Why do Humpbacks migrate north? A question that has a very important answer for the Western Australia Humpback Whale population, they travel north for the survival of the next generation. Humpbacks came to the brink of extinction after many years of prolific whaling and by the early 1960’s as few as two hundred Humpbacks remained in the WA population. The future was uncertain and if it was not for the dedication these whales show towards the northern migration and reaching suitably warm nursery grounds, the next generation of Humpback Whale calves simply wouldn’t survive. The population has skyrocketed over the last fifty years and we now have over forty five thousand Humpbacks who call WA waters home. This season is just like any other as thousands of whales make the long and disciplined track north, the same journey this population has been making for hundreds of years.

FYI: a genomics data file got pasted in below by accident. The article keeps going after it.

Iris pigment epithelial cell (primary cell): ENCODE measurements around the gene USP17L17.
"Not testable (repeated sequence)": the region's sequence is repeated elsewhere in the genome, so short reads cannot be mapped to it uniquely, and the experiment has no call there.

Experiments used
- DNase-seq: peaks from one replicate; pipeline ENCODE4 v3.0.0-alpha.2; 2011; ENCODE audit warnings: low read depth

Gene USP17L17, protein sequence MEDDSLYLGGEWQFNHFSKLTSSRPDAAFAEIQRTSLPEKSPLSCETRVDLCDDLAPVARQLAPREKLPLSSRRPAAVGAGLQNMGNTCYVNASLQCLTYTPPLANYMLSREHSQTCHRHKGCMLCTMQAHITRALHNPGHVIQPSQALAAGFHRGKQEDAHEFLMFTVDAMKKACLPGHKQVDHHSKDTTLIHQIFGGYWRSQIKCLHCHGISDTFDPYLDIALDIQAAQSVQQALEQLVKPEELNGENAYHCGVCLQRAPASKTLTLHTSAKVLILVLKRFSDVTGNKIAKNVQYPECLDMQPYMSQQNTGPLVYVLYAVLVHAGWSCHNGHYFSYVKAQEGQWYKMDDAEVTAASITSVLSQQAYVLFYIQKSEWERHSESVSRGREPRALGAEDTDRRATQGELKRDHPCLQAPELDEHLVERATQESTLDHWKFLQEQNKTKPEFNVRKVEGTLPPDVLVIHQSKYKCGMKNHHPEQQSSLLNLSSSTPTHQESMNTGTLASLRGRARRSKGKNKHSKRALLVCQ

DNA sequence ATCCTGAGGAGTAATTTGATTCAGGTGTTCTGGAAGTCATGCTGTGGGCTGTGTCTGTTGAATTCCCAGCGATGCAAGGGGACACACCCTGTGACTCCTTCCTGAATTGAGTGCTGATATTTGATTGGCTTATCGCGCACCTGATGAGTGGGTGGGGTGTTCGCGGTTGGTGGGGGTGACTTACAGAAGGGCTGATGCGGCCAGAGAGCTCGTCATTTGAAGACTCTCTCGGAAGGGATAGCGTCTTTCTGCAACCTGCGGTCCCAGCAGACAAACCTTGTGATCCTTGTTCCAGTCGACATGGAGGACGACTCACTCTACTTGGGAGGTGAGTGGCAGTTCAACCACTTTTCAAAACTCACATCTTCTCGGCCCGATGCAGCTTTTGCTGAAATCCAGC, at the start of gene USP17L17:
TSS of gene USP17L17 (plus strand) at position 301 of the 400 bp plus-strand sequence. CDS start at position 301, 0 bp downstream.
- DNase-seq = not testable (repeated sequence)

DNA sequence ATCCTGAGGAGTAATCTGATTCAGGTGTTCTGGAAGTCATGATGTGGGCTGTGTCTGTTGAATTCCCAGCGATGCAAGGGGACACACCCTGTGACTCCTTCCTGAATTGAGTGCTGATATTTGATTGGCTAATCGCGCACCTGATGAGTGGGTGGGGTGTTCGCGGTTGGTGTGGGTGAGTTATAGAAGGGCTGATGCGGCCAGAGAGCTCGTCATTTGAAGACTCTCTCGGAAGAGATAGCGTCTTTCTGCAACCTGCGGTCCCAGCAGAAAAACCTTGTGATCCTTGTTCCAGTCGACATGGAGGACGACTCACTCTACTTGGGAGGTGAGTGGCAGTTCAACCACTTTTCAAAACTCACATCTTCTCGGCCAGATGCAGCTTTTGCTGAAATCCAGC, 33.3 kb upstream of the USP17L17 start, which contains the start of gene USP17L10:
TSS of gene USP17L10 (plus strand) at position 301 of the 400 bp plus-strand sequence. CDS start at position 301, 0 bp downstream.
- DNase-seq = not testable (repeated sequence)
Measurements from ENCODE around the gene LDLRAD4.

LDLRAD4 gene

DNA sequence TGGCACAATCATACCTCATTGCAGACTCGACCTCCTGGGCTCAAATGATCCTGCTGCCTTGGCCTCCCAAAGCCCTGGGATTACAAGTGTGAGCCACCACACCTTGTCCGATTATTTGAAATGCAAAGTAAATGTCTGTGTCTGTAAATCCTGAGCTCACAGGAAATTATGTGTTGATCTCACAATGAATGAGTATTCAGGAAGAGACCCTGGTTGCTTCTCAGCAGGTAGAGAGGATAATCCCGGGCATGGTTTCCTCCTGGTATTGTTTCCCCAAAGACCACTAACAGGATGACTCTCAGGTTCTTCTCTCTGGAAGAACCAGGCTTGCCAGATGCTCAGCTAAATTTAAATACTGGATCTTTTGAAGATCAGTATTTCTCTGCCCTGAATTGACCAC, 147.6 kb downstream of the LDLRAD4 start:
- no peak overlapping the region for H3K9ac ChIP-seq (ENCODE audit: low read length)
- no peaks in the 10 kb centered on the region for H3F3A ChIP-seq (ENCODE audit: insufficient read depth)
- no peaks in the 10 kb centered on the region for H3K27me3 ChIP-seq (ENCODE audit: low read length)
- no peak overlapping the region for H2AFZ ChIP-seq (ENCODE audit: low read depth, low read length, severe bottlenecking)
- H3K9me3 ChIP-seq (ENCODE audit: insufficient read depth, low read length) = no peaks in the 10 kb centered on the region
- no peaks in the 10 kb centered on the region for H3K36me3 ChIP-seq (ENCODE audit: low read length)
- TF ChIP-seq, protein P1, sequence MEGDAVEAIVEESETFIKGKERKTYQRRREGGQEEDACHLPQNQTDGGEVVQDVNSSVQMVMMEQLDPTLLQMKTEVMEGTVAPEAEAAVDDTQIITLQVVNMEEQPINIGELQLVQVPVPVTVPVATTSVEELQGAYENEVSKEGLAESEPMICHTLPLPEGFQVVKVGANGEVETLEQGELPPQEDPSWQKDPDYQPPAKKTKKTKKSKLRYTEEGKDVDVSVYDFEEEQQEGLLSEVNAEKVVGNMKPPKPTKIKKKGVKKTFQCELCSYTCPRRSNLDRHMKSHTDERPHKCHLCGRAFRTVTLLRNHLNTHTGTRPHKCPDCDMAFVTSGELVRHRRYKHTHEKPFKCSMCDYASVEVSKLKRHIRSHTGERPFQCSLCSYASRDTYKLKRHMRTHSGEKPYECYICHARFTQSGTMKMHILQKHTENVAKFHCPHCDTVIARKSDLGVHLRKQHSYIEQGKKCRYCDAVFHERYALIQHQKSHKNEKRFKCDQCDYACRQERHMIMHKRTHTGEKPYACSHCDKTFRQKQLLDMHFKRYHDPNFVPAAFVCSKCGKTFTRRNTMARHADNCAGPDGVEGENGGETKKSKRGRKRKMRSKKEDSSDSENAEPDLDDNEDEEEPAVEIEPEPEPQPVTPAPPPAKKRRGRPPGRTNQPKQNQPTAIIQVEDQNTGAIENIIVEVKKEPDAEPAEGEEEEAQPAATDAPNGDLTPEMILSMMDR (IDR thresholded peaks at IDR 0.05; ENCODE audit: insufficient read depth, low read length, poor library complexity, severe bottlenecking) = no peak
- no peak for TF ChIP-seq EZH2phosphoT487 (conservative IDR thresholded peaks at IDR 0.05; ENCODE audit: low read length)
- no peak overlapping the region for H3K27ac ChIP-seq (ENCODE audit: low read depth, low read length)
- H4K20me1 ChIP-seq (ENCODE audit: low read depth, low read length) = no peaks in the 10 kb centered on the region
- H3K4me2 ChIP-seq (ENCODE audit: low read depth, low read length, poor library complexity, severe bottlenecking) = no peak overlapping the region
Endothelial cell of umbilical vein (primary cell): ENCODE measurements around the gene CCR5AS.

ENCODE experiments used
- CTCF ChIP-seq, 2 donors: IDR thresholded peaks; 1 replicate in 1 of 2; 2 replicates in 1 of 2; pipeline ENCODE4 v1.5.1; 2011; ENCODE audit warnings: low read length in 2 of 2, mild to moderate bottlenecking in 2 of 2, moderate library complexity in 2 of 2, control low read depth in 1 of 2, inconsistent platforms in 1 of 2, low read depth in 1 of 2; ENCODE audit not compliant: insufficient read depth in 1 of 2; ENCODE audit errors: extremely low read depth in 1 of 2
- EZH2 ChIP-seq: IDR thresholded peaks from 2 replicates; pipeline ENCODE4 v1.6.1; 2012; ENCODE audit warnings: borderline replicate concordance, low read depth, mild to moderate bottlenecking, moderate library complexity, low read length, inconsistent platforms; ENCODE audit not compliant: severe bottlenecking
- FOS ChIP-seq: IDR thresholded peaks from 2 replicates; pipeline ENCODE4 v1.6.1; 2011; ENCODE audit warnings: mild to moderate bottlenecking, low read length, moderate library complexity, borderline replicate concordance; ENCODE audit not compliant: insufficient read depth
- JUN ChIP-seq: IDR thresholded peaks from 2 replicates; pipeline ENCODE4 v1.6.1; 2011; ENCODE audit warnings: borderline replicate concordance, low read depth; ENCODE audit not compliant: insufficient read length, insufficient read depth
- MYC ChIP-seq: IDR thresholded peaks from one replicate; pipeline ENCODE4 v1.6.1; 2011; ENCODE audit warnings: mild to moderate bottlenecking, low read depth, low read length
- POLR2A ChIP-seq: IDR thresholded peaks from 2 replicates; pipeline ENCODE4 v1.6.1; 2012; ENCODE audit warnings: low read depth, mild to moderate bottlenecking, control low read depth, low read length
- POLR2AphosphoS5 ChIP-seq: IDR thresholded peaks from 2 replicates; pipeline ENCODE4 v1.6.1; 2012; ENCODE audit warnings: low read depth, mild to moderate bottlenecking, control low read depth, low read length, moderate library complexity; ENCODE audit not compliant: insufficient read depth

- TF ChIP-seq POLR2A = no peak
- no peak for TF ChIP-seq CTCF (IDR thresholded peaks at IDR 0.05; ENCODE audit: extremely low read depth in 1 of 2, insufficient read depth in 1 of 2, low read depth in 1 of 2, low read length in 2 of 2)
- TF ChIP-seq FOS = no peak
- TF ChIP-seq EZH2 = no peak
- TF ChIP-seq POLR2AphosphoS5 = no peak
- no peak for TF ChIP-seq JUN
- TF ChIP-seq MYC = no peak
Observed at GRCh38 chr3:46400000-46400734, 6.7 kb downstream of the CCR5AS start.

Today we had the company of two enormous adults who were 100% focused on the job at hand, navigating safely through Flinders Bay and continuing the trip north. One individual in particular was enormous as she lifted her 4+ meter wide flukes in a graceful dive as her male escort followed right alongside. The last of the WA Humpback population are bringing up the tail end of the northern migration as these last few weeks will see half of the epic season completed and the best is yet to come. Newborn calves are growing at an extraordinary rate further north in the suitably warm waters, males are still searching high and low along the coastline to find a female to impress and certain females are falling pregnant. These mums to be will have a gestation of 10-11 months so the clock is ticking for them to start feeding up in preparation for next year and these females along with immature juveniles and yearlings will be some of the first to begin the southern Humpback migration back to the summer fridge of Antarctica.